How is Italy represented in the world dramatized in John Webster's play The Dutchess of Malfi? For Webster, Italy was not so much a place as it was a psychological condition, an imagined space of unimaginable cruelty, fear and courage, and one dominated by the need for revenge.
Webster, like Shakespeare and other Elizabethan dramatists, uses Italy as a dramatic setting as it allows him to explore sensitive domestic political themes. In that sense, The Duchess of Malfi can be seen as a commentary on certain aspects of contemporary English political life. The English were generally fascinated by Italian culture, finding it both repellent and attractive in roughly equal measure.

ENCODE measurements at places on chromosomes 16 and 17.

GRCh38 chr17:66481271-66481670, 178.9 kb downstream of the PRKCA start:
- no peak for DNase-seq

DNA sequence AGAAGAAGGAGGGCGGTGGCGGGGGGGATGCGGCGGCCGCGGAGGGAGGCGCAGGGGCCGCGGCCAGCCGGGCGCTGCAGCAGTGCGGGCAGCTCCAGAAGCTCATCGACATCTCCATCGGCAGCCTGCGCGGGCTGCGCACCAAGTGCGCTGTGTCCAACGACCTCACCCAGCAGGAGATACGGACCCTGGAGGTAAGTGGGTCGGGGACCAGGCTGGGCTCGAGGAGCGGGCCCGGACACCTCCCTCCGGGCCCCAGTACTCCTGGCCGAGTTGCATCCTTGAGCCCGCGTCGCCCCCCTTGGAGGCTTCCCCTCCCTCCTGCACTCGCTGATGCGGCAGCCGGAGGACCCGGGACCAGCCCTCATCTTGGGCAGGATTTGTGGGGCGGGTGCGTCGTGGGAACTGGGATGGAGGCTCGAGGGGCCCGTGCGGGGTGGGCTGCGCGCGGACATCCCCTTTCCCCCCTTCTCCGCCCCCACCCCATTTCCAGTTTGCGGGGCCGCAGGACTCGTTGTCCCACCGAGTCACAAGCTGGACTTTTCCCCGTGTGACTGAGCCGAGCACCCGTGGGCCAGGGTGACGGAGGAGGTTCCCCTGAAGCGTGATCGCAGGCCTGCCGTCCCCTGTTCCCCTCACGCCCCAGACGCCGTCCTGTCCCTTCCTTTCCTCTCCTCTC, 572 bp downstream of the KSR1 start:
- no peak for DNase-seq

The overwhelmingly Catholic Italians were naturally objects of suspicion to the Protestant English. They were widely held in the English imagination to be superstitious and backward, enslaved by a tyrannical Pope. Their political life was often seen to be blood-thirsty and barbarous, characterized by chronic instability and internecine warfare, their courts seething cauldrons of lust and endless backstairs intrigue. Whatever the English may have felt about the Italians, they recognized that their political culture provided a rich source of material for drama, especially tragedy.
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